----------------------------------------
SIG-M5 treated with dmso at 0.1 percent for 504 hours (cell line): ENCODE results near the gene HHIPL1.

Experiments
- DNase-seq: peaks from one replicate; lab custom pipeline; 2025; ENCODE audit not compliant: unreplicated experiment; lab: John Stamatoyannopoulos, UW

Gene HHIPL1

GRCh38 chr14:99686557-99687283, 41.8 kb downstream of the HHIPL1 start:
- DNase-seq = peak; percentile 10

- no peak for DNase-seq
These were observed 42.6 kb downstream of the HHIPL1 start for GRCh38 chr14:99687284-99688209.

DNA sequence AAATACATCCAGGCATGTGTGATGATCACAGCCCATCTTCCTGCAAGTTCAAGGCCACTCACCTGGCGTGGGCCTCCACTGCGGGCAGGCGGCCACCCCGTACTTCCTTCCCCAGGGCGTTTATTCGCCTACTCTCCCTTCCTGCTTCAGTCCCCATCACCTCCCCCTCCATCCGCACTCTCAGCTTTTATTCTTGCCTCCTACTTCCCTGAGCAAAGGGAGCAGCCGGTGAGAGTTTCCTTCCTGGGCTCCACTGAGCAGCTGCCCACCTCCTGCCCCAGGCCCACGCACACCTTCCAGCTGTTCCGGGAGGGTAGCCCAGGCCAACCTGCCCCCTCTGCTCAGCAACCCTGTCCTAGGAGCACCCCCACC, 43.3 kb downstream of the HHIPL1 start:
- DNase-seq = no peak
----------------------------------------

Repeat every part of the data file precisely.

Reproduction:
SIG-M5 treated with dmso at 0.1 percent for 504 hours (cell line): ENCODE results near the gene HHIPL1.

Experiments
- DNase-seq: peaks from one replicate; lab custom pipeline; 2025; ENCODE audit not compliant: unreplicated experiment; lab: John Stamatoyannopoulos, UW

Gene HHIPL1

GRCh38 chr14:99686557-99687283, 41.8 kb downstream of the HHIPL1 start:
- DNase-seq = peak; percentile 10

- no peak for DNase-seq
These were observed 42.6 kb downstream of the HHIPL1 start for GRCh38 chr14:99687284-99688209.

DNA sequence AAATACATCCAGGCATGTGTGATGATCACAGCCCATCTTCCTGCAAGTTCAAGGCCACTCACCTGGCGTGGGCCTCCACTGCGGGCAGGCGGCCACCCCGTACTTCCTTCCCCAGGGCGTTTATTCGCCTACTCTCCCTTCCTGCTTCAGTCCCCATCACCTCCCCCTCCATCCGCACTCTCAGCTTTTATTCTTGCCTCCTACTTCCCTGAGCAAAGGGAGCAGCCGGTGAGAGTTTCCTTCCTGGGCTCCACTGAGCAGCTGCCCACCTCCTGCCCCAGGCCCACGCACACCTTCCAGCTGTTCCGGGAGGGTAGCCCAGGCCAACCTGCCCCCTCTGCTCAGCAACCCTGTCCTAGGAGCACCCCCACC, 43.3 kb downstream of the HHIPL1 start:
- DNase-seq = no peak